Can The US Tax Its Way To Fiscal Health? – OpEd


The U.S. national debt has risen to over $34.52 trillion. That’s $3.06 trillion higher than it was a year earlier. The U.S. government’s total outstanding public debt has increased at an average of $8.36 billion per day since May 16, 2023.

With interest rates rising from historic lows during President Biden’s term in office, the interest the federal government pays to its creditors has become substantial. Since February 2024, the amount of gross interest the U.S. government pays over a rolling 12-month period has exceeded $1 trillion. It has more than doubled since January 2021 and now exceeds the annual budget for every line item of government spending except for Social Security. Interest on the national debt is the fastest-growing category of government spending.

Even the Biden administration is taken aback by the nation’s deteriorating fiscal condition caused by excessive spending. But rather than rein in its spending, the administration calls for higher taxes to reduce its budget deficits. Can the U.S. tax its way to fiscal health?

According to Bruce Thompson, a former assistant secretary of the Treasury for legislative affairs and longtime director of government relations for Merrill Lynch, the answer is no. In a recent op-ed, he writes about the results of a recent study that considered the Biden administration’s bid to hike taxes and found it wanting:

Treasury Secretary Yellen is suddenly concerned about deficits, telling a congressional committee the U.S. “needs significant steps” to reduce them. The Secretary was testifying in support of the Biden budget, and was urging Congress to pare deficit financing by raising tax rates on individuals and corporations.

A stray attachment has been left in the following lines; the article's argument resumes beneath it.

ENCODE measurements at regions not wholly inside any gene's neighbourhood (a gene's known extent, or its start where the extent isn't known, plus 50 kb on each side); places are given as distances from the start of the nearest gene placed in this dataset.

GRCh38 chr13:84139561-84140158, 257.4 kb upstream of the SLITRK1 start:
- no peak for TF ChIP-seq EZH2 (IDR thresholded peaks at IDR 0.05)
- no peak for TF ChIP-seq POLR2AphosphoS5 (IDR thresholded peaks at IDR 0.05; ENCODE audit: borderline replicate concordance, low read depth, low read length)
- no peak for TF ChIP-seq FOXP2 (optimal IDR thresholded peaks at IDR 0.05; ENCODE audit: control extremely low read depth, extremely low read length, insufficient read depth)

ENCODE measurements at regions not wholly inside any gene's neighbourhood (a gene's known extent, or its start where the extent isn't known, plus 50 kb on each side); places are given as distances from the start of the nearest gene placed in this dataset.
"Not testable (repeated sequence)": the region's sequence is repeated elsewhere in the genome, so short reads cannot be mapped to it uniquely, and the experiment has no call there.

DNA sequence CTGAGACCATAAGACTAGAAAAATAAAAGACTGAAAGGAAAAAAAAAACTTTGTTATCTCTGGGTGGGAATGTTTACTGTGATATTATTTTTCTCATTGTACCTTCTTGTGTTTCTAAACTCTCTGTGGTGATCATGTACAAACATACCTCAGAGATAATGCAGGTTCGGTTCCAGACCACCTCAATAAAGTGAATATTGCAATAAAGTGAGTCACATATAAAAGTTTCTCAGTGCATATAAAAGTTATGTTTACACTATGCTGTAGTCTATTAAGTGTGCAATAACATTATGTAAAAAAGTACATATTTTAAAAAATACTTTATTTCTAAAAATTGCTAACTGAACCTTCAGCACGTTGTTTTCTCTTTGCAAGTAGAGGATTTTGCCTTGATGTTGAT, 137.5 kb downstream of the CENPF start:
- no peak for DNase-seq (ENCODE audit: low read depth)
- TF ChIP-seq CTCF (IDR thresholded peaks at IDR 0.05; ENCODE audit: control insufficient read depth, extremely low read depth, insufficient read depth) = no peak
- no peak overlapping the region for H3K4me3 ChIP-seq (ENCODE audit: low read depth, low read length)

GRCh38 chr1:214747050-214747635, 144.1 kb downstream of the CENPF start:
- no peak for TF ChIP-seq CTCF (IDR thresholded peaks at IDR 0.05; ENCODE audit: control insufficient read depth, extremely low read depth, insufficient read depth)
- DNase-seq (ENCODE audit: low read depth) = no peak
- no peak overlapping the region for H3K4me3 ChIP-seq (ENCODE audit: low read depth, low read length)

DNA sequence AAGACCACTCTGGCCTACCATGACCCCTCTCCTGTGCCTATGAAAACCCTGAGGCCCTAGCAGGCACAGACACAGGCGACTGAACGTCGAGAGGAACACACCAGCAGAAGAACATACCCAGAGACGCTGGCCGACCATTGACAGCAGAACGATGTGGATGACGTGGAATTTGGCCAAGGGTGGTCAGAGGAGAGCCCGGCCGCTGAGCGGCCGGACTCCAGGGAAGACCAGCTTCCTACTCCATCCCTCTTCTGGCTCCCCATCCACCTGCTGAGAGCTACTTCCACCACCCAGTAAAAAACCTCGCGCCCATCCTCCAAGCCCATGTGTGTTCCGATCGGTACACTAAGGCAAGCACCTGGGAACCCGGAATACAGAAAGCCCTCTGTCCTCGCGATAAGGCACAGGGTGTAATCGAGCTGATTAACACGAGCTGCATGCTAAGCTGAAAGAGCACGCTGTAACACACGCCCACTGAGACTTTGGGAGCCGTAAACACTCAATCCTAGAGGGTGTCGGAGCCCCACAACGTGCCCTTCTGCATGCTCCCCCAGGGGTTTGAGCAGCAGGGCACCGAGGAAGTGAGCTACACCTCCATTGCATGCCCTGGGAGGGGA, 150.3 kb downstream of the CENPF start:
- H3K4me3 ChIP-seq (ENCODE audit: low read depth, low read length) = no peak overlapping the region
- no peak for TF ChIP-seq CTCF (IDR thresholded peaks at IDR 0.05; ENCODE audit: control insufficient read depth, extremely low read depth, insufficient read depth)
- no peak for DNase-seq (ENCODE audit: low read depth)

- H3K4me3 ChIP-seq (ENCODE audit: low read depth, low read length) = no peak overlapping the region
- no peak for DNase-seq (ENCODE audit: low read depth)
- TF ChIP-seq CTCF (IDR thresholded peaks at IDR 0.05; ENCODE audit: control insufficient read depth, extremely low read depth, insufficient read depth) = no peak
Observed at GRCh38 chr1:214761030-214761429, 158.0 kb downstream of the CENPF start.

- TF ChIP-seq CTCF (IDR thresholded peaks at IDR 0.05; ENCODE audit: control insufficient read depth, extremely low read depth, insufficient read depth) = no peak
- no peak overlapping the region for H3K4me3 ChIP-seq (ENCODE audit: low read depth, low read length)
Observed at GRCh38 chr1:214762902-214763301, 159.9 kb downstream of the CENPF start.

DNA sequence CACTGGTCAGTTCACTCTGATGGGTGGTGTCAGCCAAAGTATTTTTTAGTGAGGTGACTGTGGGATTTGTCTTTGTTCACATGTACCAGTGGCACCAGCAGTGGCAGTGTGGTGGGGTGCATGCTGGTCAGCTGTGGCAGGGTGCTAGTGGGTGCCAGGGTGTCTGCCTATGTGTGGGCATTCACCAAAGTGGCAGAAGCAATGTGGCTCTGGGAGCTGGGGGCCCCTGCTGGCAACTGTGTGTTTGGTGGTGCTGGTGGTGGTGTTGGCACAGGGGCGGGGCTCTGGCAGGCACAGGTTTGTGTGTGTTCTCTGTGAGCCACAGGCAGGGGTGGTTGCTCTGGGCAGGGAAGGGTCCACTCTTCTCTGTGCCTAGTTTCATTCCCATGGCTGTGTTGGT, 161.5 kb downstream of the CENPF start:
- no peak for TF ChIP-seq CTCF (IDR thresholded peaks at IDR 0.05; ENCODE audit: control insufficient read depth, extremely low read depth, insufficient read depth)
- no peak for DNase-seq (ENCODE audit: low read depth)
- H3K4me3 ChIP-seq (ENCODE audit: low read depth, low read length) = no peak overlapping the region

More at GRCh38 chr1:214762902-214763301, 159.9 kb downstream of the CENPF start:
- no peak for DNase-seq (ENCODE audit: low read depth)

But a new Penn Wharton analysis of budget reduction options shows that higher individual and corporate tax rates are the least effective way to reduce our long term debt and the most harmful option to economic growth.

The Penn Wharton Budget Model analyzed three different policy approaches to reduce our fiscal imbalance, and the results are striking and definitive. The model looked at the effects of various tax increases and spending cuts, estimating their impact on economic growth, capital investment, wages, and debt.

The results of the study are clear. Trying to reduce the deficit by raising tax rates on individuals and corporations would do the most damage to the economy and do little to reduce the debt.

A bad prognosis

Here’s the Penn Wharton analysts’ assessment of the Biden administration approach, which it called “Bundle 1”: 

If enacted in 2025, Table 1 shows that Bundle 1 would generate net revenues (deficit reduction) of $3.7 trillion over the 10-year budget window and $16 trillion over the 2025-2054 period on a conventional basis, that is, before dynamic feedback effects.

Table 2 shows that the macroeconomic performance would differ very little over the next 30 years from current law, as GDP, the capital stock, hours worked, and average wages in 2054 are similar to the current-law baseline. However, debt-to-GDP declines from 217 percent under our baseline to 186 percent under this policy, although still growing and unsustainable. Intuitively, the economic effects are mainly a wash because the gains from debt reduction are mostly offset by the increase in economic distortions caused by the new tax rates.

Attempting further debt reduction with this approach would lead to economic decline relative to the baseline economy with growing debt.

Imagine increasing taxes as much as the Biden administration wants and failing to put the U.S. government onto a sustainable fiscal path.

As in medicine, the prime directive for those seeking to improve the nation’s fiscal health should be first to do no harm. Or to at least do less harm than other approaches. The Biden administration’s proposed approach of hiking taxes without any restraint on the growth of government spending fails that test.

Craig Eyermann

Craig Eyermann is a Research Fellow at the Independent Institute. He is also the creator of Government Cost Calculator. He received his M.S. in mechanical engineering from New Mexico State University and M.B.A. from the University of Phoenix, having received a B.S. in both mechanical and aerospace engineering from the Missouri University of Science and Technology.

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